In 2017, lawmakers will have to decide whether to continue their commitment to the state’s reading initiative — in the absence of any hard numbers on student achievement. Third in a six-part series.
Idaho is poised to change its literacy metric — just as the state’s politicians, parents and educators try to gauge the results from a new reading initiative. Fourth in a six-part series.
With the right instruction, most special education students can increase their literacy. But do Idaho schools have the resources and knowledge to provide those tools? Fifth in a six-part series.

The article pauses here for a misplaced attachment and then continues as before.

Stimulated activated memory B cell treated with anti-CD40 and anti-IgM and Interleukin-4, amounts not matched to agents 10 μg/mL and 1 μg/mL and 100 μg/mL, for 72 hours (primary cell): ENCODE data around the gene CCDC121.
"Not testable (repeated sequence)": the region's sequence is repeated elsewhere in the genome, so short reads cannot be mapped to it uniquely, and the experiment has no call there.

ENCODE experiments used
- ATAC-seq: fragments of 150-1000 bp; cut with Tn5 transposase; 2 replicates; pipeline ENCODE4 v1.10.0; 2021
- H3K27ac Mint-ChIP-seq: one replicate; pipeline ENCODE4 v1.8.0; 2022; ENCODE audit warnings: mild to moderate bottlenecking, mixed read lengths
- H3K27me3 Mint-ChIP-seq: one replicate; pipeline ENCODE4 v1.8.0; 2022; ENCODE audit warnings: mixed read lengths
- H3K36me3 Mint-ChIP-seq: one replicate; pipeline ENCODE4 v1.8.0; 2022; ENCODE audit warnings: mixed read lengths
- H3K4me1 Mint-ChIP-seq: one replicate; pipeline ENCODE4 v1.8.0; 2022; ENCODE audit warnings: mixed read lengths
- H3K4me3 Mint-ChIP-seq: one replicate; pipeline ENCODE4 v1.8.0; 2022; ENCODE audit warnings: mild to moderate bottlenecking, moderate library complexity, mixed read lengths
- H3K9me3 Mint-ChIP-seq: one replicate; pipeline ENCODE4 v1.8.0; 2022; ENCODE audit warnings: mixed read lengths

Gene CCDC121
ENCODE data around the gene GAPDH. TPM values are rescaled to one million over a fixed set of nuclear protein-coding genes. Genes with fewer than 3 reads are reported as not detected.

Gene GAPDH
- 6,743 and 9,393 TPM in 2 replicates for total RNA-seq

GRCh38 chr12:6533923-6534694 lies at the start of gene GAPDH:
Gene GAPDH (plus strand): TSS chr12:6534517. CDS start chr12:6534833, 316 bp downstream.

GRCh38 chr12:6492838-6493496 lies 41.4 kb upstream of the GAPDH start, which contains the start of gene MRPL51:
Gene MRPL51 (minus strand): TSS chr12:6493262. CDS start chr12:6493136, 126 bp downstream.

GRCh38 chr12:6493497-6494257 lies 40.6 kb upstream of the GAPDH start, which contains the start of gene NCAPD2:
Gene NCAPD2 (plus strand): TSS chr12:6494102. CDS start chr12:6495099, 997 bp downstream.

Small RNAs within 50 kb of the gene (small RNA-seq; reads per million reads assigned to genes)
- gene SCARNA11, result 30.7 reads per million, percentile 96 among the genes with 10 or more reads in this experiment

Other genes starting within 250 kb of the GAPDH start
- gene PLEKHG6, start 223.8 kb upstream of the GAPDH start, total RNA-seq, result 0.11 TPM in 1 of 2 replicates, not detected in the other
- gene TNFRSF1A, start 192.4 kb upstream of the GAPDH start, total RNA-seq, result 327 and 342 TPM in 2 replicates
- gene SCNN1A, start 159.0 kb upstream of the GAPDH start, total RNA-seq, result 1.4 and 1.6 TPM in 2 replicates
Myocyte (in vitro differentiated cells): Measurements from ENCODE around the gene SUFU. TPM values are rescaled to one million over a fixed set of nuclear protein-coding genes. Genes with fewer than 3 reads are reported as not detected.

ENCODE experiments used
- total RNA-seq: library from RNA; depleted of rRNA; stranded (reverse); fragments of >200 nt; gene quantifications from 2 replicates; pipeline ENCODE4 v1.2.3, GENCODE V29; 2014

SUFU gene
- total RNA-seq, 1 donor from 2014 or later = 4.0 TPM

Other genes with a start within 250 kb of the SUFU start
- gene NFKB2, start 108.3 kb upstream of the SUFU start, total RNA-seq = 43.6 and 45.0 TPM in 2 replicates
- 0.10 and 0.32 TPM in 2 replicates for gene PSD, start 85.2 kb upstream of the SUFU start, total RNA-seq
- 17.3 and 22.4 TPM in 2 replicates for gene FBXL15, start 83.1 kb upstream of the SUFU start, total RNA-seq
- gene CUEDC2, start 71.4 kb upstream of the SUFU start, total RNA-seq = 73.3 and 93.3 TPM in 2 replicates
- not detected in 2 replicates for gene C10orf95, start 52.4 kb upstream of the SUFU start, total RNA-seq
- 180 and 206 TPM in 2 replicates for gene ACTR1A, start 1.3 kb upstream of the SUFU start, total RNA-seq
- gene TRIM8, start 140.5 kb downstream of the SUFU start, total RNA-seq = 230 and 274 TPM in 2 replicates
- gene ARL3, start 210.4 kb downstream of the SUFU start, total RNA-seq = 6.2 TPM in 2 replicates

The $11.25 million literacy initiative provides extra money to help at-risk readers across the state. But there are exceptions to that rule. Sixth in a six-part series.
Four of every 10 K-3 students show up for school each fall without grade-level reading skills. Idaho is putting $11.25 million into extra help for at-risk readers. First in a six-part series.
Districts with more at-risk readers receive a bigger share of the state’s $11.25 literacy budget. And these districts tend to face some underlying demographic challenges. Second in a six-part series.